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Meat-processing plants remain source of concern for new COVID-19 outbreaks

The pace of new U.S. fatalities from COVID-19 has been slowing as the pandemic's toll nears a milestone of 100,000 deaths. Still, restrictions are being lifted, and more economic activity is resuming. On Tuesday, the trading floor of the New York Stock Exchange was partially opened for the first time since March. But concerns remain, especially around meat-packing facilities. Stephanie Sy reports.

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  • Judy Woodruff:

    The pace of COVID-19 deaths across the United States is slowing tonight, but the total is nearing a new threshold, 100,000.

    At the same time, the nation's reopening keeps moving ahead, led by a major American financial institution.

    Stephanie Sy begins our coverage.


  • Stephanie Sy:

    An opening bell at the New York Stock Exchange that may go down in history.


  • Stephanie Sy:

    Governor Andrew Cuomo did the honors wearing a mask, the now telltale symbol of the pandemic. With that, the trading floor partially reopened for the first time in two months.

    The normally buzzing space saw only a few brokers return in person, and most employees will continue to work remotely for now. Cuomo said the opening, after Memorial Day, marked a critical moment.

  • Governor Andrew Cuomo:

    We're going to turn the page on COVID-19, and we're going to start focusing on reopening and how we reopen and how smart we are in reopening.

  • Stephanie Sy:

    But even as some New York suburbs entered the first phase of relaxed restrictions, Cuomo also highlighted data that low-income and minority communities are still experiencing double the infection rates of the rest of the city.

    In California, churches are starting to open their doors.

  • Rev. Amos Brown:

    We reserve the right ourselves to determine the things that we should do that would be in the interest of our people.

  • Stephanie Sy:

    After heated debate, the state laid out a plan this week to let individual counties decide when houses of worship should reopen.

    Meanwhile, at the White House today:

  • President Donald Trump:

    We need people that are going to be leading us in faith. And we're opening them up. And if I have to, I will override any governor that wants to play games. If they want to play games, that's OK. But we will win.

  • Stephanie Sy:

    One top White House staffer, Katie Miller, Vice President Pence's press secretary, returned to work today, after a series of negative COVID tests. She tested positive earlier this month, prompting the White House to mandate face masks for all staff.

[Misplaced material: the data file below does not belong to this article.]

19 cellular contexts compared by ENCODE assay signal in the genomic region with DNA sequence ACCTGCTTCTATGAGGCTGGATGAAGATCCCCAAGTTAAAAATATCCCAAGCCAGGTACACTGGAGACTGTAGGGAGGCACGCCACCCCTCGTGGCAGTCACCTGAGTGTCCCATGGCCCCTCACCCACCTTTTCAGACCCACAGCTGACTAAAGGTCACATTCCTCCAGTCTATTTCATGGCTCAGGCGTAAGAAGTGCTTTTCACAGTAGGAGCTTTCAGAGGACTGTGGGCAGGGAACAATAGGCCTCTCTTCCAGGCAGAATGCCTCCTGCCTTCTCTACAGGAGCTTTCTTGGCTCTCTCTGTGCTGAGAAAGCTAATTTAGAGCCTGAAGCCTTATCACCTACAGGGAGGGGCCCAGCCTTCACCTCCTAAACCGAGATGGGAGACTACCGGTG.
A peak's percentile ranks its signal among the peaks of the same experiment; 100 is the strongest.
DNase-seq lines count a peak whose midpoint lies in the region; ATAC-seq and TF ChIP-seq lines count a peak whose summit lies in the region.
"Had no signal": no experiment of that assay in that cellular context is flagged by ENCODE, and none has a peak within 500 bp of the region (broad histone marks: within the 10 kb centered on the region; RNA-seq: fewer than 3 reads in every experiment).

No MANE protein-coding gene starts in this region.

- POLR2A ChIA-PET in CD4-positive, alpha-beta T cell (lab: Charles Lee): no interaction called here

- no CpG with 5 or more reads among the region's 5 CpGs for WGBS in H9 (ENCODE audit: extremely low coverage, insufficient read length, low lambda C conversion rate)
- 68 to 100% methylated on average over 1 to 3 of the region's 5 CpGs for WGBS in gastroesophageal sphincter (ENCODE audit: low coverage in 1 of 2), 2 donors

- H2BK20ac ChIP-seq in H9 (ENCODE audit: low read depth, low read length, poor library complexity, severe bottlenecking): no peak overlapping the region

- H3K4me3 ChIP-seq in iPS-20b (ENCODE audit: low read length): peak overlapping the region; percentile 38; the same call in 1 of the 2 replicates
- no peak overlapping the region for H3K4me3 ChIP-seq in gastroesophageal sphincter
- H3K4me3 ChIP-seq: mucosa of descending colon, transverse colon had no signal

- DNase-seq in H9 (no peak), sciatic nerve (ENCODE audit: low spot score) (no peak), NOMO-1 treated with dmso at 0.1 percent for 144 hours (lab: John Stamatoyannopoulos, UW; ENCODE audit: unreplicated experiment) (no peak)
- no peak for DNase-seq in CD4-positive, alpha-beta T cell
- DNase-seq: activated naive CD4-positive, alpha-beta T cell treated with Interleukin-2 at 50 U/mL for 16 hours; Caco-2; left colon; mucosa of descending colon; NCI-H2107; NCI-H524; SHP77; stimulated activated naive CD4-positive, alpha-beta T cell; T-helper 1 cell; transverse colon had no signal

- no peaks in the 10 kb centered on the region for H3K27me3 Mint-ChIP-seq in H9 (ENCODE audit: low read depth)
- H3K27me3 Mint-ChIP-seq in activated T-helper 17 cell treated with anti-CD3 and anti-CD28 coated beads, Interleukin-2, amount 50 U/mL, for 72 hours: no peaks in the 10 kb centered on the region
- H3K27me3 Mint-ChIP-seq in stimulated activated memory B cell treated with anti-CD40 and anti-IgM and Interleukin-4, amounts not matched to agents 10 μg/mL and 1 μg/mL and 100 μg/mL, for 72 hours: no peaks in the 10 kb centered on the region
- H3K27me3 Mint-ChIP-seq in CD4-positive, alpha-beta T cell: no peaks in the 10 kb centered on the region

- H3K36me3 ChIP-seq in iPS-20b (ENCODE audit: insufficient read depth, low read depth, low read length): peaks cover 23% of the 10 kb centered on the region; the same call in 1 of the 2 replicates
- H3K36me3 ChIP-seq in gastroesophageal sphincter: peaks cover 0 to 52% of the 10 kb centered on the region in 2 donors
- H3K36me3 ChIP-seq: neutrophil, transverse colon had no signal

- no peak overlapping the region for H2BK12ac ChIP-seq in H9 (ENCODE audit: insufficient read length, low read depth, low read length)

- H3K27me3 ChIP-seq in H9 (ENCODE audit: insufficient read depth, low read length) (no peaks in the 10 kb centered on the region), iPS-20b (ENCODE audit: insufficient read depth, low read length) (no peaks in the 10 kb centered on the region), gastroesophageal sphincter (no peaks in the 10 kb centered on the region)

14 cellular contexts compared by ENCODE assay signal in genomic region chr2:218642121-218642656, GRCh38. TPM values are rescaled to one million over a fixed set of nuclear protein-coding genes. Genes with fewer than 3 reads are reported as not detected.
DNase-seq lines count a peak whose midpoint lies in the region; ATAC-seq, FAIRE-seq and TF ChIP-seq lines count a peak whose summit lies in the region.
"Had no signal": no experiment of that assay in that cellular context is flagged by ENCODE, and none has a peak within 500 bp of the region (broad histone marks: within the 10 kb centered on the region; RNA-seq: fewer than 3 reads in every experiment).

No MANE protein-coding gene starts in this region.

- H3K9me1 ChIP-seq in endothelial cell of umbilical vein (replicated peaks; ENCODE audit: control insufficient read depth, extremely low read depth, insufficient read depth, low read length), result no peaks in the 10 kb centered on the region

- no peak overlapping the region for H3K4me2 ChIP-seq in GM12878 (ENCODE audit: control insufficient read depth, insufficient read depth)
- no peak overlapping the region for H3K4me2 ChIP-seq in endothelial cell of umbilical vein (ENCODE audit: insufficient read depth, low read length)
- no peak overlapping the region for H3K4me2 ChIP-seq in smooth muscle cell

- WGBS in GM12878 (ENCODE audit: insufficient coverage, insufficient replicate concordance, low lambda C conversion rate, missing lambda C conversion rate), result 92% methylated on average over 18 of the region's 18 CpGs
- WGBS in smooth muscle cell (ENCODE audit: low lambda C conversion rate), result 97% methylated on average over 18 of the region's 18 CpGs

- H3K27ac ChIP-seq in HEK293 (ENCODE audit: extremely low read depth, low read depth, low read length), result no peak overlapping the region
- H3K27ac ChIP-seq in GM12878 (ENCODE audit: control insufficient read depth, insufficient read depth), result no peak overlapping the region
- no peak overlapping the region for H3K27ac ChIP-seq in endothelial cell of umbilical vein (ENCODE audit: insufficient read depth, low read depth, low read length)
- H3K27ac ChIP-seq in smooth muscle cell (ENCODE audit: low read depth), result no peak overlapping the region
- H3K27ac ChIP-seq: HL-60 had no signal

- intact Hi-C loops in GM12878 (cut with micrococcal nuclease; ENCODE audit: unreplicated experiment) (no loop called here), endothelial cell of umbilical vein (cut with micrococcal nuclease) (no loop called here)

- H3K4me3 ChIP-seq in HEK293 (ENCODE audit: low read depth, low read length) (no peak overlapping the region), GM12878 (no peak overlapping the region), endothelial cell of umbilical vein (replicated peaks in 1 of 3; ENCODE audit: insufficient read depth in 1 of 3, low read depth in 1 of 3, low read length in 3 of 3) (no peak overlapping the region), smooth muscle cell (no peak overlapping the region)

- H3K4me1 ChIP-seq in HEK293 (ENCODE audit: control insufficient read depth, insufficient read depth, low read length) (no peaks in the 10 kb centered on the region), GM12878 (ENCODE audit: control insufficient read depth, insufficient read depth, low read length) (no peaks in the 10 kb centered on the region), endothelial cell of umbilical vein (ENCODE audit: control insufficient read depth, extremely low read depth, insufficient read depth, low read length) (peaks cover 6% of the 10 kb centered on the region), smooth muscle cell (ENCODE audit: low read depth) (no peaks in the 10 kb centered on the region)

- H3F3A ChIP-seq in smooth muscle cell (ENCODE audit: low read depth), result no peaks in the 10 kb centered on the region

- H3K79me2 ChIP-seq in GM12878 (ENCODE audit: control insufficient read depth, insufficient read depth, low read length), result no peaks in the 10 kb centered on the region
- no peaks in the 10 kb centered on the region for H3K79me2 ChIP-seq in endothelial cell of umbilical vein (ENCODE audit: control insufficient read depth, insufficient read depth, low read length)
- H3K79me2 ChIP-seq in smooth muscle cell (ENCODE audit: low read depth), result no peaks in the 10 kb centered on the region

But even as the slow march toward normal progresses, there are new fears over meatpacking facilities, where workers continue to get sick. The Washington Post reported today that there are 11,000 COVID-19 cases linked to three major meat producers, Tyson Foods, Smithfield Foods, and JBS.

    Each of those companies has taken steps to slow the spread of the virus. Still, plant closures and worker shortages have strained the nation's meat supply.

    Overseas, in India, the number of new infections climbed for the seventh straight day. Cases have surged since the country lifted lockdown orders. Despite that, limited domestic air travel resumes there this week, with employees disinfecting bags and some travelers wearing conspicuous safety gear.

  • Bashir Ahmad Zargar:

    Coronavirus is very dangerous. We have to accept it, and we have to take all those measures which the government is asking us to do.

  • Stephanie Sy:

    In Russia today, authorities reported the highest daily death toll there yet. The country has the third highest number of infections in the world, but the government has reported a relatively low mortality rate.

    Russian officials have denied that they are deliberately underreporting COVID deaths.

    On the global economic front, French President Emmanuel Macron unveiled an $8.8 billion plan to save the hard-hit French auto industry. And in South America, the continent's largest air carrier, LATAM Airlines, filed for U.S. bankruptcy protection, citing a collapse in demand, that as a U.S. ban on foreign travelers from Brazil took effect today.

    For the "PBS NewsHour," I'm Stephanie Sy.

  • Judy Woodruff:

    As Wall Street welcomed back traders to the floor of the stock exchange today, traders welcomed the moment.

    The Dow Jones industrial average gained nearly 530 points to close at 24995. The Nasdaq rose 15 points, and the S&P 500 added 36.

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